bool isBreak() {   static long lasttm;   static int last;   int state = digitalRead(switchB);   bool ret = false;    if (last != state) {     lasttm = millis();     last = state;   }    if ((millis() - lasttm) > 100) {     ret = last == _on;   }    return ret; }

letting go of the break switch will flip the state and return false, no time delay.

The turn signal buttons have a slightly different flavor. The code is similar to the break logic, but now I only want the one instance when the button is initially pressed to trigger some other code; this is handled by the triggered boolean and the code will only return true one time for each time it is pressed, kind of like pressing the power button on your computer.

bool isLeftTurn() {   static long lasttm;   static int last;   static bool triggered;   int state = digitalRead(switchL);   bool ret = false;    if (last != state) {     lasttm = millis();     last = state;     triggered = true;   }    if ((millis() - lasttm) > 100 && triggered) {     ret = last == _on;     triggered = false;   }   return ret; }

The setHiLowBeam works pretty much the same except it handles the output side also

void setHiLowBeam() {   static long lasttm;   static int last;   static bool triggered;   int state = digitalRead(switchH);    if (last != state ) {     lasttm = millis();     last = state;     triggered = true;   }    if ((millis() - lasttm) > 100 && triggered && last==_on) {     digitalWrite(HILOW, digitalRead(HILOW) == LOW ? HIGH : LOW);     triggered = false;   } }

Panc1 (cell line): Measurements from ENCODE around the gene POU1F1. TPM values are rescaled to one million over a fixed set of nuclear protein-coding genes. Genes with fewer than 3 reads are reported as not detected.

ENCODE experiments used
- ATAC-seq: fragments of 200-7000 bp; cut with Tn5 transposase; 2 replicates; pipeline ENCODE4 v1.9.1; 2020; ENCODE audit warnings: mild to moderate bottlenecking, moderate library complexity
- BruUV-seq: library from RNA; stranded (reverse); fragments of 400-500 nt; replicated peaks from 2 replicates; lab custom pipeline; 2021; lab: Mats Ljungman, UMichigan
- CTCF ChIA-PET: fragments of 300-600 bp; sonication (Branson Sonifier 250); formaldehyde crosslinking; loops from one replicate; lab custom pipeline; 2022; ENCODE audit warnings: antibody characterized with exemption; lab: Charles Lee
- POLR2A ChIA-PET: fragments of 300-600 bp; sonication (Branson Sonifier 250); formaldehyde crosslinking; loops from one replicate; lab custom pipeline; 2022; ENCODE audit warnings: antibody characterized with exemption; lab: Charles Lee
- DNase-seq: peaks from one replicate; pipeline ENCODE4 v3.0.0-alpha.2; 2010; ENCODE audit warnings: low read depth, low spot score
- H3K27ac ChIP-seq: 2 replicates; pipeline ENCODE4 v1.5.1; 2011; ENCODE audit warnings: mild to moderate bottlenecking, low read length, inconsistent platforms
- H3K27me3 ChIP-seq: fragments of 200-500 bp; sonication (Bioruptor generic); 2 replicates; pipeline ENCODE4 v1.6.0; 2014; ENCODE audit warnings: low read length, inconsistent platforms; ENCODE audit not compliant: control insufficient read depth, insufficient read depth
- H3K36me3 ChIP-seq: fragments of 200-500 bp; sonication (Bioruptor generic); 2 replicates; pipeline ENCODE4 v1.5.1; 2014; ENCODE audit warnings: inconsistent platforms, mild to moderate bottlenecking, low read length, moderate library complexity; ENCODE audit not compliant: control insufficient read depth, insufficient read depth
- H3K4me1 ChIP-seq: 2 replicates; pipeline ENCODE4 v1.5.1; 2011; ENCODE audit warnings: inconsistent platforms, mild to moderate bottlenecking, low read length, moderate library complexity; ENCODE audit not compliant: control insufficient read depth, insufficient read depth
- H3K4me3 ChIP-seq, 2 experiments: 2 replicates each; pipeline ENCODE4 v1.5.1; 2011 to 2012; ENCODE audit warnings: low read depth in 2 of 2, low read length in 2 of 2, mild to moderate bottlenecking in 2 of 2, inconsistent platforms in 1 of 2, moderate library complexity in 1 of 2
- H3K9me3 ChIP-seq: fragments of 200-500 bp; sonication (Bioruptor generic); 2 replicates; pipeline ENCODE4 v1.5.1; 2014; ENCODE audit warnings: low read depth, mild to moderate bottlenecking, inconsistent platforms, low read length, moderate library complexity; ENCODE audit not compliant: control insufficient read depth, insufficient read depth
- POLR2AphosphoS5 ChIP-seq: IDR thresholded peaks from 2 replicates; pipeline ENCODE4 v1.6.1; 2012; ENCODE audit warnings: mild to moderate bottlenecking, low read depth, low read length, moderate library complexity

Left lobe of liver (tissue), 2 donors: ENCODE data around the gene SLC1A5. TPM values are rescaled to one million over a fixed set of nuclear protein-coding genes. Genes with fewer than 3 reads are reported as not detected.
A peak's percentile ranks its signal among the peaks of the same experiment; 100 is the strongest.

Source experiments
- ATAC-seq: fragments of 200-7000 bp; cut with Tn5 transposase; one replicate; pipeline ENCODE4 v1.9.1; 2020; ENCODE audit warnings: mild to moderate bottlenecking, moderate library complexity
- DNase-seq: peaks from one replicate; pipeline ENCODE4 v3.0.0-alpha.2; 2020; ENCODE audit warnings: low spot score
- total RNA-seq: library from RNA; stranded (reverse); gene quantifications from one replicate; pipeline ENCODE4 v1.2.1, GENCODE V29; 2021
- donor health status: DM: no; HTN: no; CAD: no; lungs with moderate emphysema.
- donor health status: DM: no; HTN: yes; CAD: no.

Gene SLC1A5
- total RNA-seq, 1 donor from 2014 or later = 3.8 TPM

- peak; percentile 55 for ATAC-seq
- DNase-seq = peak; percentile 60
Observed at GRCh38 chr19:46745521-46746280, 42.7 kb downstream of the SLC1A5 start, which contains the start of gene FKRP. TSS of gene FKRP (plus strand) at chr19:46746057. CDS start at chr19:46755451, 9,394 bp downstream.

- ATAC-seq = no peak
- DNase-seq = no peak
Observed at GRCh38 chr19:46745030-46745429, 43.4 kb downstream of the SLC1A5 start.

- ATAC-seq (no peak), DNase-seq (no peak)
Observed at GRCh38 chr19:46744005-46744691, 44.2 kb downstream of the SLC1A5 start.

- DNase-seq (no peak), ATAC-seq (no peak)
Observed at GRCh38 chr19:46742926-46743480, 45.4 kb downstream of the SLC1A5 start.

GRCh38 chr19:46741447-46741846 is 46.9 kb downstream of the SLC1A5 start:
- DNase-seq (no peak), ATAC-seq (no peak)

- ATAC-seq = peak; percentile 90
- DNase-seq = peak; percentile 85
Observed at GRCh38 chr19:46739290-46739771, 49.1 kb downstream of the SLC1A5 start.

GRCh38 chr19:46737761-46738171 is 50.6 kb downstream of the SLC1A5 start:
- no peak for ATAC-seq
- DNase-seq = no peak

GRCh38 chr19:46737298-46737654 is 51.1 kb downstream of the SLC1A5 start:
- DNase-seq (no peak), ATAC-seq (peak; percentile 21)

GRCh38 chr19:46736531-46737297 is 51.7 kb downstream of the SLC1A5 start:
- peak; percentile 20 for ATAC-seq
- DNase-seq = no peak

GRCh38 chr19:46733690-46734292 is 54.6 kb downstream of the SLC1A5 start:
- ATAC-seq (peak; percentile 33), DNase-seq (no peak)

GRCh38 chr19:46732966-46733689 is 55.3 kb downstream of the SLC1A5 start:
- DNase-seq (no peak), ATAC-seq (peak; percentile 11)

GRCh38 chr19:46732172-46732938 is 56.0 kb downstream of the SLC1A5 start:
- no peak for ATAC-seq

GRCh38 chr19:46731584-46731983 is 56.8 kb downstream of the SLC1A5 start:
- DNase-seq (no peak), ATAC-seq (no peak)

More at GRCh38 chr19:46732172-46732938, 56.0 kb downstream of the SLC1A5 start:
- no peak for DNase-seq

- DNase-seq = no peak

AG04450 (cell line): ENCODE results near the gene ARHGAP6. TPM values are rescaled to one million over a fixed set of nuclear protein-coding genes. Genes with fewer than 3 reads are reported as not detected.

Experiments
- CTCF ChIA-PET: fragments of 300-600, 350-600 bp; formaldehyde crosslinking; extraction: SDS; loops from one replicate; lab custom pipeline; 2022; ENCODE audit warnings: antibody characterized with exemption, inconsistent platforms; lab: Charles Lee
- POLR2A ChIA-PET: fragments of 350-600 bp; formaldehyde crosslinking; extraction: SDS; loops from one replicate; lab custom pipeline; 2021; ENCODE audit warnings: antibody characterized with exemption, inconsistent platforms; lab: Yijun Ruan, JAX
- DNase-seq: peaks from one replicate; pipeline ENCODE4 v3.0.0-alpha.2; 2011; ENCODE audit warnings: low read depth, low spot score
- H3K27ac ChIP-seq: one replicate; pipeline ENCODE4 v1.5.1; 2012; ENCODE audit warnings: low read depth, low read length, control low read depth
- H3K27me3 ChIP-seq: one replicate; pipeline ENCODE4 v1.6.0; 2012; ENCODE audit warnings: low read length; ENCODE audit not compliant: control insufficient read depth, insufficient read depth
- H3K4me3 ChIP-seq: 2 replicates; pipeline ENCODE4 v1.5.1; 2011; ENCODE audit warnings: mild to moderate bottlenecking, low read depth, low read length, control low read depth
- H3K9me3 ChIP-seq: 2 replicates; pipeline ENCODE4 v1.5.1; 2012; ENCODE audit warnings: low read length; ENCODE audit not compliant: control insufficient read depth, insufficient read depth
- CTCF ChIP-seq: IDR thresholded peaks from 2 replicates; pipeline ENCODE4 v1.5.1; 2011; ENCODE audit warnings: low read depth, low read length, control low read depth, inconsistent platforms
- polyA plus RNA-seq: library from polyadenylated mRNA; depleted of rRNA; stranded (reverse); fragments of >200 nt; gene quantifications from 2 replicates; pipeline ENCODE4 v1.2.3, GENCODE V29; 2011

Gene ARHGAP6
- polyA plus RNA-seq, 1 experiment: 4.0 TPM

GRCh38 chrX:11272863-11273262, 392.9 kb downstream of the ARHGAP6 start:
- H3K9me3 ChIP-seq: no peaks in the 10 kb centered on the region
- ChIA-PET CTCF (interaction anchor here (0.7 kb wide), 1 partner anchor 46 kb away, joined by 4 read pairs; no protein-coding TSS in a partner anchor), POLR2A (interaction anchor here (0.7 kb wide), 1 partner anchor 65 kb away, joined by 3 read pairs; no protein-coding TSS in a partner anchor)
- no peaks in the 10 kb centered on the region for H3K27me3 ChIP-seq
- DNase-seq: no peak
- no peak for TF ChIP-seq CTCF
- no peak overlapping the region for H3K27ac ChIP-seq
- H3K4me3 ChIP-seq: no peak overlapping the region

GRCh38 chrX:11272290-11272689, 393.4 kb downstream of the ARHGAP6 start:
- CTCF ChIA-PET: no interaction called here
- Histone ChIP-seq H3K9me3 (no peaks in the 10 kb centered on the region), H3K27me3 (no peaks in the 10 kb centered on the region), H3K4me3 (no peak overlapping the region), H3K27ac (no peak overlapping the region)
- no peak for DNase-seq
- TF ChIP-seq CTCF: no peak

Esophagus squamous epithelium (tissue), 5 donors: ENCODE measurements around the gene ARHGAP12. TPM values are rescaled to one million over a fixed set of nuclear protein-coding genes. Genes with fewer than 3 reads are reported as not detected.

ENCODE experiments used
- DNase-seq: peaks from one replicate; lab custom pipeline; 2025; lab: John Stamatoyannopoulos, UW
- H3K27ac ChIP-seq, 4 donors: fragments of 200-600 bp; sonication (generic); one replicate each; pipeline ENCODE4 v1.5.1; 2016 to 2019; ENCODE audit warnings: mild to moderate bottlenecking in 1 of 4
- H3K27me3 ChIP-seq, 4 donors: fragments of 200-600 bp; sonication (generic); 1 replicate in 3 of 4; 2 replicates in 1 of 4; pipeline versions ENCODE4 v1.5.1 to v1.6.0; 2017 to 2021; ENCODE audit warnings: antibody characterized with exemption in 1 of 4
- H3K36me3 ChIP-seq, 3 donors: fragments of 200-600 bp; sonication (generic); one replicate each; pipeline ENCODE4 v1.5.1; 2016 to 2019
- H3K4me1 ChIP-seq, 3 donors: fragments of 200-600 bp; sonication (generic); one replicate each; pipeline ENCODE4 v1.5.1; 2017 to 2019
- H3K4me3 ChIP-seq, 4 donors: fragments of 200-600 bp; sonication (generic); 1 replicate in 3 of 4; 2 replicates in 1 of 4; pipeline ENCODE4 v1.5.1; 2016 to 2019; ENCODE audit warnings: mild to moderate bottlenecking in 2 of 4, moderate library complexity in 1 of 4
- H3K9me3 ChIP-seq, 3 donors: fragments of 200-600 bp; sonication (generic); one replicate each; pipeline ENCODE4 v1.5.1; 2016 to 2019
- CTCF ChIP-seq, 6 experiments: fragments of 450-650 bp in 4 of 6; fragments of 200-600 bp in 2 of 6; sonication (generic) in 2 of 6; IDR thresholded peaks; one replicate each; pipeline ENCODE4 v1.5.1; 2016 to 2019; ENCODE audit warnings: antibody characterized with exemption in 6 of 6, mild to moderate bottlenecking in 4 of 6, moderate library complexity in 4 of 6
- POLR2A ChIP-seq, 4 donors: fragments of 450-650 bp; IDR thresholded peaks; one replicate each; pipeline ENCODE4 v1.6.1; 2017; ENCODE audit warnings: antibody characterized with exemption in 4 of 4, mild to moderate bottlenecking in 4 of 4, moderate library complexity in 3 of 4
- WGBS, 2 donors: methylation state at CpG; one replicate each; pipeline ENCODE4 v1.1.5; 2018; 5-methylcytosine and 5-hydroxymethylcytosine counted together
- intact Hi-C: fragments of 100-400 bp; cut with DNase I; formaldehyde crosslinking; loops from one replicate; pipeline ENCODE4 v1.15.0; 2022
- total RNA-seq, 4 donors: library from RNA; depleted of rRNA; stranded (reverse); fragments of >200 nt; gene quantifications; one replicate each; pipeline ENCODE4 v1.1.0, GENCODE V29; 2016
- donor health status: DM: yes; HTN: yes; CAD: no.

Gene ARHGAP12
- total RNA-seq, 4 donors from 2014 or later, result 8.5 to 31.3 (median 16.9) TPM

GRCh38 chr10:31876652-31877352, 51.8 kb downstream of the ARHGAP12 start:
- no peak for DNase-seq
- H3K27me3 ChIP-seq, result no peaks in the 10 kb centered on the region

Turn Signal Timers

From the main loop it will call a simple function taking the current millisecond time stamp and switching back and forth the ison variable, the calling code just wants to know what state the blinker should be in, even if the turn signal is not currently running.

int isBlinkTime(unsigned long curr){   static unsigned long fut_time;   static int ison;    if (curr > fut_time) {     ison = !ison;     fut_time = curr+_blinktime;   }   return(ison ? _off : _on); }

If you have ever ridding a Motorcycle on the road or been behind one, you know that some times we forget to turn off those pesky blinkers, sometimes for miles and miles, so this next function will check for a 3 minute timeout and weather to start a turnsignal sequence.

The L & R (left & right) are gotten from asking the momentary isLeftTurn and isRightTurn functions from the main loop. If the blinker exceeds the fut_time time stamp it will set currTS to none and cancel the signal.

If either the left or right was pressed and we are not in sequence then start a new one with the next timeout. pressing either button in sequence also cancels the sequence.